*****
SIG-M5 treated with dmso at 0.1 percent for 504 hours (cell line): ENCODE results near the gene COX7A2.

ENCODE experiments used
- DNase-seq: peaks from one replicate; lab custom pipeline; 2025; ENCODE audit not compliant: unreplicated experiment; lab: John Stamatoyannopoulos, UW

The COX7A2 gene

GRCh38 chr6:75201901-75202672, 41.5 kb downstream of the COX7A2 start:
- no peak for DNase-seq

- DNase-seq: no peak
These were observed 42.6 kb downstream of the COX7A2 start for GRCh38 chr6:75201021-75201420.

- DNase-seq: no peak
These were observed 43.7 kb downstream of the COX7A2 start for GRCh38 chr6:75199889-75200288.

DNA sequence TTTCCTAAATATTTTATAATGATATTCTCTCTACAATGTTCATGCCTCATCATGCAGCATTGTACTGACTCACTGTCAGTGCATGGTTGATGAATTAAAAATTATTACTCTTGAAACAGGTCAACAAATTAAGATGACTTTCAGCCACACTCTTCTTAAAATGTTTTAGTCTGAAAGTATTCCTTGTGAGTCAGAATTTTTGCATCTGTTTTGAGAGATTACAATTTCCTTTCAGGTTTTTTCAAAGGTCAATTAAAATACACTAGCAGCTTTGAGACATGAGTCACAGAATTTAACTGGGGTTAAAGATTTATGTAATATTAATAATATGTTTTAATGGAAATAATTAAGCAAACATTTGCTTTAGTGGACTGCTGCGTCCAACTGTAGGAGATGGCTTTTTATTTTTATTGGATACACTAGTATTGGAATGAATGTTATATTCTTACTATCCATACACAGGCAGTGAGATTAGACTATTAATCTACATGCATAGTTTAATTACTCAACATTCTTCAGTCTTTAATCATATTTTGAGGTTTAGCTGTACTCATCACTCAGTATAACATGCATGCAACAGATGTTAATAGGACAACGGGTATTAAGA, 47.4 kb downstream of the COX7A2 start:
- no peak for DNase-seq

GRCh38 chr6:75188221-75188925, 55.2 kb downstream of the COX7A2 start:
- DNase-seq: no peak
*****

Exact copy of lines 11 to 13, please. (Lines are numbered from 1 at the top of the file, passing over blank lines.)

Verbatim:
DNA sequence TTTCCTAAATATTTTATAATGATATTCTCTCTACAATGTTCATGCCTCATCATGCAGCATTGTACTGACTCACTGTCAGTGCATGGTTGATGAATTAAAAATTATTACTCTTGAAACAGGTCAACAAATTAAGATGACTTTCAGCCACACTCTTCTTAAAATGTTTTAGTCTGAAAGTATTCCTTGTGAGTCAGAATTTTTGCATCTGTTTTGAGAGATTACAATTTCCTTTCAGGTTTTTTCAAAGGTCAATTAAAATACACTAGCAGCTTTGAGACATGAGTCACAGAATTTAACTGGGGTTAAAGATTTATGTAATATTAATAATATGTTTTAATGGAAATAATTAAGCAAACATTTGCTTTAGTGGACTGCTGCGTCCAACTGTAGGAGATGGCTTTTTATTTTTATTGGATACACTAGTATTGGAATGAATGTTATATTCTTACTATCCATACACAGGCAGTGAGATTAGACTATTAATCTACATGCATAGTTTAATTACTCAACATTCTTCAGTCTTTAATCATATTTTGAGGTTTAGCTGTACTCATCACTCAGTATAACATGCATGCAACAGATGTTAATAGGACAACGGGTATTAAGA, 47.4 kb downstream of the COX7A2 start:
- no peak for DNase-seq

GRCh38 chr6:75188221-75188925, 55.2 kb downstream of the COX7A2 start: